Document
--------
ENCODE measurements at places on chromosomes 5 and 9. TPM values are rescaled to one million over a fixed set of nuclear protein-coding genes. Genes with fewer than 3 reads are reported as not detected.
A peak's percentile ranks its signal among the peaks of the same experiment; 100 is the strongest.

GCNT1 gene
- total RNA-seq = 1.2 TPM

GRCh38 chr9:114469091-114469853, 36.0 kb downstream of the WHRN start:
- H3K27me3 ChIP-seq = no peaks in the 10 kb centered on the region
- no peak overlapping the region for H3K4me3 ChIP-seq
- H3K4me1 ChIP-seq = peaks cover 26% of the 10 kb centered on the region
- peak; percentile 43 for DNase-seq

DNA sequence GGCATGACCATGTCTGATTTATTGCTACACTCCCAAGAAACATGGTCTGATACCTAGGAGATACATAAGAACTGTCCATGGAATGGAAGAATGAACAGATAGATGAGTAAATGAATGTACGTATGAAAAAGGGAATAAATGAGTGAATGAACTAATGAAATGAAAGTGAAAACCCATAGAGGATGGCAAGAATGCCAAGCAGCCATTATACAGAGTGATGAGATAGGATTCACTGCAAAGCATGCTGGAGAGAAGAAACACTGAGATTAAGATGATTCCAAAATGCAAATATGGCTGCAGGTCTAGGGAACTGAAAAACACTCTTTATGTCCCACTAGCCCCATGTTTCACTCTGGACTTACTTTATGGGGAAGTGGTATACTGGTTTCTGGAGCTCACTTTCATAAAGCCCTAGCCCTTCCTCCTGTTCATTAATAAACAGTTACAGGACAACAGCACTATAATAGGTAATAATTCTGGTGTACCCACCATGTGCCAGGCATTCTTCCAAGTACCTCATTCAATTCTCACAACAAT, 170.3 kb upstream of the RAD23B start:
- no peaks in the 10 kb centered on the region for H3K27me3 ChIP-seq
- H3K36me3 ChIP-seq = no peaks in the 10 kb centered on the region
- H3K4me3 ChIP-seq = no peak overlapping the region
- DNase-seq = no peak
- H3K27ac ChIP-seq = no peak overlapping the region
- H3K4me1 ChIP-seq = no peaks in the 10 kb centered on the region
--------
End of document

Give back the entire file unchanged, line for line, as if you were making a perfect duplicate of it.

ENCODE measurements at places on chromosomes 5 and 9. TPM values are rescaled to one million over a fixed set of nuclear protein-coding genes. Genes with fewer than 3 reads are reported as not detected.
A peak's percentile ranks its signal among the peaks of the same experiment; 100 is the strongest.

GCNT1 gene
- total RNA-seq = 1.2 TPM

GRCh38 chr9:114469091-114469853, 36.0 kb downstream of the WHRN start:
- H3K27me3 ChIP-seq = no peaks in the 10 kb centered on the region
- no peak overlapping the region for H3K4me3 ChIP-seq
- H3K4me1 ChIP-seq = peaks cover 26% of the 10 kb centered on the region
- peak; percentile 43 for DNase-seq

DNA sequence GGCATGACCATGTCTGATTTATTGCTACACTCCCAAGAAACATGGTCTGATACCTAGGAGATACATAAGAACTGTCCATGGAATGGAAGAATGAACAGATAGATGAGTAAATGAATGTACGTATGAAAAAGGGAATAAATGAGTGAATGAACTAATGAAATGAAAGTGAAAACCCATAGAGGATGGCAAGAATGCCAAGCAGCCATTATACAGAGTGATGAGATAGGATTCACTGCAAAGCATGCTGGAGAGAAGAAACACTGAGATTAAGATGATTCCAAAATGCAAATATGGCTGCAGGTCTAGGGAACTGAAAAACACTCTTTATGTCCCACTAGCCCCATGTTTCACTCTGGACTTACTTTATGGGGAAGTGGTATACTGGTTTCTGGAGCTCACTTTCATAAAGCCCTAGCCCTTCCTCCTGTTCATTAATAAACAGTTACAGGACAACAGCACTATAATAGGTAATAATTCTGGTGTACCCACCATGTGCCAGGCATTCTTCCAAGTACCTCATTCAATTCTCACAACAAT, 170.3 kb upstream of the RAD23B start:
- no peaks in the 10 kb centered on the region for H3K27me3 ChIP-seq
- H3K36me3 ChIP-seq = no peaks in the 10 kb centered on the region
- H3K4me3 ChIP-seq = no peak overlapping the region
- DNase-seq = no peak
- H3K27ac ChIP-seq = no peak overlapping the region
- H3K4me1 ChIP-seq = no peaks in the 10 kb centered on the region